PARLIAMENT - Finance Minster Tito Mboweni on Wednesday laid bare the grim metrics of the country's finances, with growth expectations slashed to 0.5 percent for the year, in a medium-term budget policy statement tabled two days before Moody's will indicate if it is ready to maintain South Africa's last investment-grade credit rating.
The minister put the consolidated budget deficit at 5.9 percent of GDP for the year and told members of Parliament (MPs): "Clearly, we need to do things differently. This is a serious position to be in.... there is no status quo option!"
Crucially, he warned that carrying on in the current mode would see the debt to gross domestic product (GDP) ratio cross another danger line of 70 percent by 2022/23.
Had planned savings of R250 billion materialised, it would have contained this to a relatively "sweet spot" of 64 percent. The only way forward now was belt-tightening, Mboweni said.
"The consequence of not acting now would be gravely negative for South Africa. Over time, the country would likely face mounting debt service costs and higher interest rates and may enter a debt trap."
He cautioned that this would worsen unemployment, which has reached an 11-year high of 29.1 percent.
The minister at a media briefing just before his speech to the National Assembly called on Reserve Bank Governor Lesetja Kganyago to explain the approach to the Moody's review and the risk of a downgrade.
Kganyago said the ratings agency, the last to keep South Africa at investment grade, was not looking for window dressing but would rather make it's decision solely on whether it agreed with the government's policy decisions.
"All the ratings agency does is to asses whether, based on policy direction, you are willing to repay the debt," Kganyago said.
Should Moody's downgrade the country on Friday, the consequence will be felt through there will be an outflow of funds from the South African bond markets, the investment will become speculative in nature, debt costs will rise and every household will feel pain as interest rates and inflation rises, he said.
Kganyago is on record as saying he believed a downgrade may already be priced into the markets, and therefore if Moody's held off on a downgrade on Friday, the country could see a positive upswing.
Mboweni caused a small ripple when he said he believed government needed to review the usefulness of having a medium-term budget policy statement, a measure introduced in 1997.
But he acknowledged that it gave time to reflect, and a few months to act before he tabled the national budget in February.
The minister said it was now critical to address fiscal leakage, which he said were "all over the place".
In response, national treasury has identified spending reductions of R21 billion in 2020/21 and R29 billion in the following year, mostly in terms of services and goods and transfers.
Trimming spending would include cell phone bill allowances, cheaper plane tickets for public office bearers -- who will be restricted to economy class when they travel domestically -- and cheaper official cars, with Mboweni saying he was mulling a top limit of R800,000 for ministerial vehicles. To illustrate the kind of money thrown about in the public service, he said he had commissioned an audit of the annual cost of cell phones and it came to R5 billion, adding that state employees could finance their own phones and if they saw fit, claim for work calls.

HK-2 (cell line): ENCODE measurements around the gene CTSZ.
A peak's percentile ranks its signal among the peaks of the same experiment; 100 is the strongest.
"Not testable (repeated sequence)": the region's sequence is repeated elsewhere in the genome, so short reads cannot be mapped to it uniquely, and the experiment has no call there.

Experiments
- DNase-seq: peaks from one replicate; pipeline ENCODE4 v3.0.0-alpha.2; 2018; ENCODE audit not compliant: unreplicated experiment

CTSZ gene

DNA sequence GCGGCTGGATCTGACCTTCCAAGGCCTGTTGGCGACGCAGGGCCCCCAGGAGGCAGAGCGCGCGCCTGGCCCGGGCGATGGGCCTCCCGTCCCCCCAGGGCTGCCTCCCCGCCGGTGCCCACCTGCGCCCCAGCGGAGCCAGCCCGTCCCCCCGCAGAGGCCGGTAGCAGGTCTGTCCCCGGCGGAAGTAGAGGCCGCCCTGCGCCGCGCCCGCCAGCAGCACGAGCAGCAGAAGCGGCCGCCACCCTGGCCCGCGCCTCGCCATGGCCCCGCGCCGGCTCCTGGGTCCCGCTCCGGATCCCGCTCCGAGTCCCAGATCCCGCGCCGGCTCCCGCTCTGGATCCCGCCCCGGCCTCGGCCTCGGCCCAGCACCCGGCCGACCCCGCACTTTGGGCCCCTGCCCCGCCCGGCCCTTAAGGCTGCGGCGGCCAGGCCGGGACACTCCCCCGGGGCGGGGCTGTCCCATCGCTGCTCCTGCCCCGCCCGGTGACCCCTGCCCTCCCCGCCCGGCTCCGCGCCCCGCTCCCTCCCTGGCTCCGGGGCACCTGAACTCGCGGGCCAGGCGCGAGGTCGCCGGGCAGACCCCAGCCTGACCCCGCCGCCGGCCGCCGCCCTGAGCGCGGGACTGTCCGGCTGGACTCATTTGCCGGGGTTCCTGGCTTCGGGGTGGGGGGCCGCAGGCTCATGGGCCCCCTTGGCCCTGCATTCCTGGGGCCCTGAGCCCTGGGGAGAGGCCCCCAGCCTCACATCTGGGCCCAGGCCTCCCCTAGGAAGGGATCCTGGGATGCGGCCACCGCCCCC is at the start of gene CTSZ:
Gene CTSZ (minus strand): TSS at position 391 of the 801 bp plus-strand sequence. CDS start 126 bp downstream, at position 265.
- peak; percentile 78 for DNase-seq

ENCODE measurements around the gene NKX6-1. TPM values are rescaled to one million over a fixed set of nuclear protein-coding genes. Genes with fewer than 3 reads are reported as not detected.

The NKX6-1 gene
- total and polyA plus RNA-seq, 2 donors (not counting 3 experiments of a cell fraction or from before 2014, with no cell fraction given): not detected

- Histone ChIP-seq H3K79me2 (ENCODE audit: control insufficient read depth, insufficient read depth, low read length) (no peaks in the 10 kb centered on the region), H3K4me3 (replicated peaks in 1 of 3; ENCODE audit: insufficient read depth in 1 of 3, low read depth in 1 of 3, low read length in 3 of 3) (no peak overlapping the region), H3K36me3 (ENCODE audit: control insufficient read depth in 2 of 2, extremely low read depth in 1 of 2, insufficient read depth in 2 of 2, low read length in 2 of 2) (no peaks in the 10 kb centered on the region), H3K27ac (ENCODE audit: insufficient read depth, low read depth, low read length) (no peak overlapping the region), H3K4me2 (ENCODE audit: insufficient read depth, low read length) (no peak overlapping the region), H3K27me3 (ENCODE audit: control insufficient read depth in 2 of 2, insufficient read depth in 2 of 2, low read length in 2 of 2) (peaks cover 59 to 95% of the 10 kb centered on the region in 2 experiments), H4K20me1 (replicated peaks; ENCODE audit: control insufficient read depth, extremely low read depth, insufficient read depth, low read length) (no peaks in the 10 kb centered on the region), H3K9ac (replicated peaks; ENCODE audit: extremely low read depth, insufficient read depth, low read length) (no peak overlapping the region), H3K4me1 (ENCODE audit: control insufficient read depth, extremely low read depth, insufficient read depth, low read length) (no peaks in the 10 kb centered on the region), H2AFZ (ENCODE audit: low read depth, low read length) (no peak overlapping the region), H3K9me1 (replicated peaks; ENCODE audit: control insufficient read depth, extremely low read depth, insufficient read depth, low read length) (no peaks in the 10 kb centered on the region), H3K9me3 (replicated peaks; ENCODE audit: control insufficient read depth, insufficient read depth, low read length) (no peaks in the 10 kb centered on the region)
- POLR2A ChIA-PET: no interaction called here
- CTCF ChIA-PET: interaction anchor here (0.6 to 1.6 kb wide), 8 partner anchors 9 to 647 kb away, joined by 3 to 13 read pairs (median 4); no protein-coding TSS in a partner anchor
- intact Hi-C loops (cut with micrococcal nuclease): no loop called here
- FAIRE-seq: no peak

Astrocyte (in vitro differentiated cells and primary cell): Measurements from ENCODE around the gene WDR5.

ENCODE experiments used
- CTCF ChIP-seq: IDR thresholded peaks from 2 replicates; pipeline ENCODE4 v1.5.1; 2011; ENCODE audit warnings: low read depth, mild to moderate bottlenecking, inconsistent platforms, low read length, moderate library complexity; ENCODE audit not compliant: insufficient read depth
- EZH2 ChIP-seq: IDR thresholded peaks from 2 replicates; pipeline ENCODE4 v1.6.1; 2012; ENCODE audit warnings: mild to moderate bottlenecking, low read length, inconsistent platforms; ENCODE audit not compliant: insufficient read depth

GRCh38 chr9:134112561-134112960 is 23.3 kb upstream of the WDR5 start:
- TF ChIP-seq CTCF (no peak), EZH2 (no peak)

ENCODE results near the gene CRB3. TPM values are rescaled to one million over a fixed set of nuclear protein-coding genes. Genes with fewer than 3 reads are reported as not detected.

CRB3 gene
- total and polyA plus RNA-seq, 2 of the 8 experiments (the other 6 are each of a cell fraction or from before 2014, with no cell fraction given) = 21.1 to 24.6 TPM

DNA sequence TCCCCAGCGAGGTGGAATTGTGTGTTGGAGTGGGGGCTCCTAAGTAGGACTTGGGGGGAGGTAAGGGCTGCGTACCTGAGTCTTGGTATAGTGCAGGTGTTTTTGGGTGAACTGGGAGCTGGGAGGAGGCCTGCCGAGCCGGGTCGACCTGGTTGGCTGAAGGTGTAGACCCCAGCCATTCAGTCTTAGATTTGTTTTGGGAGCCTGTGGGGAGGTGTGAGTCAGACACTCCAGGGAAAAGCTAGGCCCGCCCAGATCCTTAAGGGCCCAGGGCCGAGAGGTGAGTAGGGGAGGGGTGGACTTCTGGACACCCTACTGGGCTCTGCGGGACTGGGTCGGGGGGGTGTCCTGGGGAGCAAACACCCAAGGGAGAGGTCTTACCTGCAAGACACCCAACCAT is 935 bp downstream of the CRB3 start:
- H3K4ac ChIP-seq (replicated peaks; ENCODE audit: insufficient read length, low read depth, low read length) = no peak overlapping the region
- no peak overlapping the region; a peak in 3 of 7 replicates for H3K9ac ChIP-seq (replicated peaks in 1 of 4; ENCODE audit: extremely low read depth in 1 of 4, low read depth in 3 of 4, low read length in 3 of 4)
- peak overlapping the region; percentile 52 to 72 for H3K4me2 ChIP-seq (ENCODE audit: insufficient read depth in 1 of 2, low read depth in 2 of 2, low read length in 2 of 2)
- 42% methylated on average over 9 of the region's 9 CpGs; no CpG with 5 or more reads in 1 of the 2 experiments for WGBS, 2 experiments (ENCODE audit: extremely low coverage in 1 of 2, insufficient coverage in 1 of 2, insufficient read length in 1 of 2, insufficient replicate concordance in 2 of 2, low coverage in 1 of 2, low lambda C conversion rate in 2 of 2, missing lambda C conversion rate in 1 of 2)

But the minister acknowledged that as ever his biggest headache lay in the public service wage bill -- which consumers R46 out of every R100 collected by the revenue service -- and the endless strain placed on the country's finances by state-owned enterprises.
Mboweni hinted that these were among the grave conversations that his department needed to have before the February budget, cautioning that there should be "no grandstanding" as the state set about trimming its costs.
In another move that rang out like a dare to trade unions, the minister said he and treasury director-general Dondo Mogajane would run through the list of state-owned enterprises and decide which to keep and which to privatise.
"Dondo and myself agree that we are going to sell some but we will tell you which ones," he said, adding that they were weighing carefully which should remain within the department of public enterprises and which should go into private hands.
"It is not ideology, just basic portfolio management."
The official opposition Democratic Alliance (DA) said it appreciated Mboweni's frank assessment that the country was in more financial trouble than suspected. But DA finance spokesman Geordin Hill Lewis said he had failed to present a plan to rein in the national debt.
"The minister’s number one priority in this speech was to present a credible plan to control national debt and rein in the deficit. The fact is that he did not do this. For all the tough talk, the minister’s bark was worse than his bite. The spending cuts he did announce - roughly R50 billion over the next two years - will not be nearly enough to slow down the ballooning of national debt, and will not be enough to restore credibility with ratings agencies."